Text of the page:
It has been found that there are prenatal differences in brains of different sexes, and there is more proof that men and women are wired differently in the brain since some neuropsychiatric disorders have different ways of presenting in children of each sex.

It should be noted, however, that sex and gender are two different things.

Sex describes your anatomy, your genes, and your chromosomes. Gender is socially constructed, shown by the way a person presents himself or herself in the world. It appears that sex is coded directly in the brain. But if sex is determined by what you have between your legs, wouldn’t you say that it’s gender, instead, that’s between our ears?

There exists in the DSM, the Diagnostic and Statistical Manual of Mental Disorders, a diagnosis known as Gender Dysphoria. This diagnosis is characterized by a person who identifies as a different gender, a strong and persistent cross-gender identification that can’t be explained by wanting the perceived social privileges of the other gender.

Most people are familiar with the hormones testosterone and estrogen.

Genetic males tend to have more testosterone and females have more estrogen, and these hormones affect behavior. Gender dysphoria has been traditionally thought to be a psychiatric problem, leading doctors to try and “fix” the problem through reparative therapy. More recent research shows, however, that gender dysphoria is actually biological and is present in the brain before birth.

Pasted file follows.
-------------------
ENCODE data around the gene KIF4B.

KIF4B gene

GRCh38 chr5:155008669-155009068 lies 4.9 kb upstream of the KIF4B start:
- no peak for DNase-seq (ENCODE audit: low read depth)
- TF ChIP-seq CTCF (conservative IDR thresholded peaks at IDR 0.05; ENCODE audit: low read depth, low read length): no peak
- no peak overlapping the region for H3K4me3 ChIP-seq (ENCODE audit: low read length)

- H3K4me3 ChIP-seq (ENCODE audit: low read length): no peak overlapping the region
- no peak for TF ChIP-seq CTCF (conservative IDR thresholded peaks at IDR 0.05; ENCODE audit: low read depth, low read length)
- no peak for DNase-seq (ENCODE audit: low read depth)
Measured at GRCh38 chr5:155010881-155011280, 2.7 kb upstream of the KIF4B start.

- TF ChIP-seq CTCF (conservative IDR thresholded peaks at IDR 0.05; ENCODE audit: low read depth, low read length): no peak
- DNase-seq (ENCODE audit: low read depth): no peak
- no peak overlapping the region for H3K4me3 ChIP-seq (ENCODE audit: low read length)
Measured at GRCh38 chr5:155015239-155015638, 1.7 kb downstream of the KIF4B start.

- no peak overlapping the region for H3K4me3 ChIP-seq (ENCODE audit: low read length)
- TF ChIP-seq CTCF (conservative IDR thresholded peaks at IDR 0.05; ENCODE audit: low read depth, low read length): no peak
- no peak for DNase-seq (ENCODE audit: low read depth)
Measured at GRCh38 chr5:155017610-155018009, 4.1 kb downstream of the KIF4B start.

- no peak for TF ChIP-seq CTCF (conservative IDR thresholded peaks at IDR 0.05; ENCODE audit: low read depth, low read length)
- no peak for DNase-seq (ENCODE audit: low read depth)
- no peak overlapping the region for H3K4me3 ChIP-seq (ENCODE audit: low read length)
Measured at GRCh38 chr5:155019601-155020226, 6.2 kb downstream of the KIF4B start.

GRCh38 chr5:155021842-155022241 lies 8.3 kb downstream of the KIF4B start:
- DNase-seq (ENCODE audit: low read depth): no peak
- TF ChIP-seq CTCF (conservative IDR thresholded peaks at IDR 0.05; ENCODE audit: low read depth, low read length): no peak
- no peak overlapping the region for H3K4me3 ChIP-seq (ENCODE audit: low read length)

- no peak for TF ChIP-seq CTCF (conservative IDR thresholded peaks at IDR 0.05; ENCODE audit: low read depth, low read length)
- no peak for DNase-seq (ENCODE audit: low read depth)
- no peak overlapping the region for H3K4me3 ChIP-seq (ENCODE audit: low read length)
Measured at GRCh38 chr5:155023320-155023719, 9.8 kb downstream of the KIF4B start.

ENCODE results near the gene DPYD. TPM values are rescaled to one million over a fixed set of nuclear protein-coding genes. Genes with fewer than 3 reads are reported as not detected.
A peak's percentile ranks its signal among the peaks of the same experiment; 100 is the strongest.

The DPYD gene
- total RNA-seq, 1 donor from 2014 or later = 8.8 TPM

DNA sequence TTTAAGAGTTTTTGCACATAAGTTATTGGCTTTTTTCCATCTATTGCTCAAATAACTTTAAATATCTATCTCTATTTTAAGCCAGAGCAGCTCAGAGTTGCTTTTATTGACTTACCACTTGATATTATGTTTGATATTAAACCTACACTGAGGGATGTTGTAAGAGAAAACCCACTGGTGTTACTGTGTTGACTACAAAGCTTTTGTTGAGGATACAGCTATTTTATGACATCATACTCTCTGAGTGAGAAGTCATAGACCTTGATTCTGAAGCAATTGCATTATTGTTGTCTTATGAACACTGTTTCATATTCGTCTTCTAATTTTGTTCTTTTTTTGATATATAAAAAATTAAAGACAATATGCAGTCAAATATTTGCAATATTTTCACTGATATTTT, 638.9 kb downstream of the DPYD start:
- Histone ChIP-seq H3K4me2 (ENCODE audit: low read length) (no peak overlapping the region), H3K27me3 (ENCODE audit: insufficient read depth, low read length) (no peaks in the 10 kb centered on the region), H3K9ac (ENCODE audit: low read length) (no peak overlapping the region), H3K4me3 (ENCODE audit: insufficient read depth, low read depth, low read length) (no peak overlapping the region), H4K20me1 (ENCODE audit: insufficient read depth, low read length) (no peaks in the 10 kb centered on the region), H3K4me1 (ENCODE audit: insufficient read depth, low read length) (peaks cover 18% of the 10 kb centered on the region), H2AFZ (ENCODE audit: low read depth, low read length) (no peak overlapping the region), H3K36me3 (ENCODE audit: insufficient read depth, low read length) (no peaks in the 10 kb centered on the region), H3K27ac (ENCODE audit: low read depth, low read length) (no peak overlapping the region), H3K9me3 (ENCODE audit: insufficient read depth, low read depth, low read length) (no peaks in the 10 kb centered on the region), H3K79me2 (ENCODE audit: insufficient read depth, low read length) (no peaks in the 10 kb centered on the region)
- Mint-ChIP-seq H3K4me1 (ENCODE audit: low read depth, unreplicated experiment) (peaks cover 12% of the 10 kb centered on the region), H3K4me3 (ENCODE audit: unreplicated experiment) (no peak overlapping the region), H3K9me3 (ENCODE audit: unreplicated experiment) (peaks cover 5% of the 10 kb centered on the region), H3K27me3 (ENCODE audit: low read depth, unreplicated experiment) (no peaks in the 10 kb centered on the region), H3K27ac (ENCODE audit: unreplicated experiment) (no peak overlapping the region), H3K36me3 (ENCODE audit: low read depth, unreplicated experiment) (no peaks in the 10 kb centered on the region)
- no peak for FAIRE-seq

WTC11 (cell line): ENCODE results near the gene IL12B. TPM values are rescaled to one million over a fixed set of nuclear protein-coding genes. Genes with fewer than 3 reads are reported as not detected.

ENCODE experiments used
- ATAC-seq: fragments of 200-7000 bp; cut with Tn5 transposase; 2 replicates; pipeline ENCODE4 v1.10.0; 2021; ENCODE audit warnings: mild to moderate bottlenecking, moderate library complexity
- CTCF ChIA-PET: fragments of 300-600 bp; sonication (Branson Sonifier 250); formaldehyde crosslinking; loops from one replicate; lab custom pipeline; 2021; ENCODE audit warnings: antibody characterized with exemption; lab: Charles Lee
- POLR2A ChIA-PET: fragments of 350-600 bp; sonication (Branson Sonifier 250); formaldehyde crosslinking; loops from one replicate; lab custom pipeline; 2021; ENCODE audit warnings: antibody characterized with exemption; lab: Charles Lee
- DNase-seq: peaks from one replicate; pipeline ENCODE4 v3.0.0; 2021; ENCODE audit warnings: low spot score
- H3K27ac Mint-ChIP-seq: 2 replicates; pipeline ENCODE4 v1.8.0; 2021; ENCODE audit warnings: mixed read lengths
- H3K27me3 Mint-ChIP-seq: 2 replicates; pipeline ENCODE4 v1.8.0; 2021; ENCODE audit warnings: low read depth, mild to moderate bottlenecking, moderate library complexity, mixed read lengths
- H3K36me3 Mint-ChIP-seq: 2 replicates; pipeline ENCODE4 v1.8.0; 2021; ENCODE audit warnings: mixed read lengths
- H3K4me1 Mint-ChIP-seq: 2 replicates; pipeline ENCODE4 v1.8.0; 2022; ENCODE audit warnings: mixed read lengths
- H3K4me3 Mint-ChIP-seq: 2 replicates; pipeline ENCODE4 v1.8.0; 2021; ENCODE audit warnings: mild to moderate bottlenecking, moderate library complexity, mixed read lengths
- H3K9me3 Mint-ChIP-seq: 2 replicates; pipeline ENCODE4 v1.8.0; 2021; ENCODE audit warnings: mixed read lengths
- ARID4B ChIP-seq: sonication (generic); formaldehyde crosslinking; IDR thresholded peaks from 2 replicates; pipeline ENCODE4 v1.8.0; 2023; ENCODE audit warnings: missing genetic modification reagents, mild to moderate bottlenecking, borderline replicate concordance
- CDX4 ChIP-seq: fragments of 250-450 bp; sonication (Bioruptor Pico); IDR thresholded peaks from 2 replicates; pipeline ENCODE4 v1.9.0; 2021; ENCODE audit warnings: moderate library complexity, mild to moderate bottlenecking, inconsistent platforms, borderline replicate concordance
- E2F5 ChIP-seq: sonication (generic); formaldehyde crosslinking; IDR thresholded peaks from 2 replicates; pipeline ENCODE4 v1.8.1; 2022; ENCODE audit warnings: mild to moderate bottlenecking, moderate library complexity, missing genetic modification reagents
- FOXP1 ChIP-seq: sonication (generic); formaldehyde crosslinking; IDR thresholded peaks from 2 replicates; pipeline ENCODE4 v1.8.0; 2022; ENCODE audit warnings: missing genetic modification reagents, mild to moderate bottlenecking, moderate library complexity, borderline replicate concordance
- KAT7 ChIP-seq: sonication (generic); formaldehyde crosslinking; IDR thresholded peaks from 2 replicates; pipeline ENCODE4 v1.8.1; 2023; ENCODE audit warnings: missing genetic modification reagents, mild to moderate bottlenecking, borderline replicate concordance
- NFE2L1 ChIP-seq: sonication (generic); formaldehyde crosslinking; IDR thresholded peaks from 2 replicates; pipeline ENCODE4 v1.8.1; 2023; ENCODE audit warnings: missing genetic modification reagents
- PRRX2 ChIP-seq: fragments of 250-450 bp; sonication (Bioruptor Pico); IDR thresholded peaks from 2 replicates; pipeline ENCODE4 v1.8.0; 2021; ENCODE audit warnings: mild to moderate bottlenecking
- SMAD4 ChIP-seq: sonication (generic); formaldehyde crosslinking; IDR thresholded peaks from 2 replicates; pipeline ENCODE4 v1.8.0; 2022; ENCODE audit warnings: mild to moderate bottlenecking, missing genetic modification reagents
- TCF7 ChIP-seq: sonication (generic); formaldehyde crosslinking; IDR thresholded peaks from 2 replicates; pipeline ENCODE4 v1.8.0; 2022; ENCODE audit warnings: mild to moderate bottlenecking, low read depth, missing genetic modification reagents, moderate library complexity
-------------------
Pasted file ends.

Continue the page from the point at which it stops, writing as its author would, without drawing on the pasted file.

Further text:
All unborn babies are female, at least during early pregnancy because only the chromosome inherited from the mother, the X chromosome, is active. After 8 weeks, the chromosome inherited from the father becomes active, and this can be either an X or a Y. Once the second chromosome is determined, the corresponding hormones work to masculinize or feminize the genitals and the brain.

Sometimes the hormones don’t work on all parts equally, causing differences between the brain’s structure or “gender” and the physical sex. This can be caused by additional hormones in the mother’s womb, potentially due to medication, or an insensitivity known as AIS, Androgen Insensitivity Syndrome, or other rare conditions such as intersex conditions.

So if our chromosomes determine what parts we have, imagine growing up with a brain that says they should be different. Gender dysphoria can be a crippling condition, causing transgender people to hate their bodies and even wish to harm themselves.

Medicine is moving from the old standpoint that says that gender dysphoria is a psychiatric problem, and instead is starting to recognize it as a physical one. But transgender people still face much prejudice within society.

So maybe you should hold off on buying that light blue football just yet. More support is being given to parents who allow their child to choose what gender they identify as, and catching gender dysphoria early can save the trauma of puberty in the wrong body. As American actress Mercedes Ruehl said, “Nature chooses who will be transgender; individuals don’t choose this.” No. But we do have to live with nature’s consequences.

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